How Tracey Spicer lost her filter: Having a kid changed everything

This is part of a Walkley Magazine series introducing you to the many wonderful journalists coming to Storyology, the Walkley Foundation’s Aug. 24–31 festival of media and storytelling in Brisbane, Sydney and Melbourne.

Coming back from maternity leave, journalist and newsreader Tracey Spicer was demoted and then sacked by email. It wasn’t unusual — for decades, female newsreaders of a certain age have been resigning to “spend more time with their families”. But Spicer, a self-described “bogan from Brisbane”, wasn’t following that script.

She hired a lawyer.

The news that a woman was suing Network Ten for pregnancy discrimination made headlines around the country. Eventually, she settled the case, thinking she’d never work again. She was wrong; the communications graduate now has a career spanning television, radio, newspapers and online.

Learn more from Tracey Spicer and other veteran journalists and agenda-setters at our Storyology conference. Grab your tickets here.

Spicer also has her own business, Spicer Communications, and is the convener of Women in Media, a national mentoring and networking group backed by the Media Entertainment and Arts Alliance (MEAA). Recently, she wrote a no-holds-barred “femoir”, The Good Girl Stripped Bare. In it, Spicer deconstructs the structural barriers facing women in the workplace and encourages us all to “shake off the shackles of the good girl”.

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A photo taken from Tracey Spicer’s book, The Good Girl Stripped Bare, bearing the following caption: “When I win the award for ‘Best Reporting on the Victorian Floods while dressed as Harriet High Pants’. I can neither confirm nor deny that I have camel toe. Frankly I am much more concerned about the people who lost their homes. And the snakes Swimming around our feet…”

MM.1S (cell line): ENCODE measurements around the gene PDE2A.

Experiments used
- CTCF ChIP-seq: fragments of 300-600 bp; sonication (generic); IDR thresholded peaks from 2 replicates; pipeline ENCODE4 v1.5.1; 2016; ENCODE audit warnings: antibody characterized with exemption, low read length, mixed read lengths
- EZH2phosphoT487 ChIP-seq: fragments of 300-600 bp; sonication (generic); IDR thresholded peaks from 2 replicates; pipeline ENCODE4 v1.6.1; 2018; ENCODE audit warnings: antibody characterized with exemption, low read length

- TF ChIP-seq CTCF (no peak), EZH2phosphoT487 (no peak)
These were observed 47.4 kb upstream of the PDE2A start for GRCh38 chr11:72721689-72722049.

Born in the Brisbane suburb of Albion, the Sydney resident went to high school in Redcliffe and graduated from the Queensland Institute of Technology (now Queensland University of Technology).

On Aug. 24 Spicer will be telling a story at Storyology After Dark, a two-hour extravaganza at the Brisbane Powerhouse in which a magazine comes to life in front of a live audience.

She will also be appearing on an August 25 panel in Brisbane about how to achieve equality in newsrooms.

Last year, Women in Media commissioned a survey of around 1,000 journalists that found “even though we see women all over the media, they are congregated in the lower-paid, lower-profile, lower-power roles,” she said. Women made up 9 per cent of the journalists covering sport and 17 per cent in business. Two CEOs out of 30 in media organisations were female (Nova Entertainment Group’s Cathy O’Connor and the ABC’s Michelle Guthrie).

According to the survey, female journalists quoted female experts 32 per cent of the time, while male journalists referred to women experts only about half as often — or about 17.4 per cent of the time. Female experts were least prominent in coverage of sport (8 per cent), emergencies (12 per cent), and energy and resources (8 per cent), and most often quoted in coverage of social issues (50 per cent) and health and lifestyle (41 per cent).

The report also found that almost half of the women surveyed had experienced intimidation, abuse or sexual harassment in the workplace.

Earlier this year, Spicer talked about how working in commercial television can be brutal for women.

“Your self-esteem and confidence in your own abilities are chipped away by comments like, ‘You are too fat, you’re too old, stick your boobs out more, lose inches off your bum,’ ” she said.

“This has happened to all my friends in this industry, and I am not going to stand by and let it happen to me and see it happen to other women in society without taking a stand.”

Spicer said she was told “to stick my chest out more to show the audience my best ‘assets’.

“Bear in mind this is when we are reading the news, we are talking about the horrific things that are happening in Syria, we are told we must look more beautiful to tell the audience that.”

Being “let go” from her job at the age of 39, with a baby and a toddler, was the last straw.

In the book, she says:

I vow to fight. Not just for myself: for all women. If you, or anyone you love, has been harassed, marginalised, or discriminated against, this one’s for you.

I mean, you try to be a good girl. Do all the right things. “Yes sir, yes sir, three bags full, sir.” And this is your reward.

Well, f — — that. It’s time for this good girl to turn bad.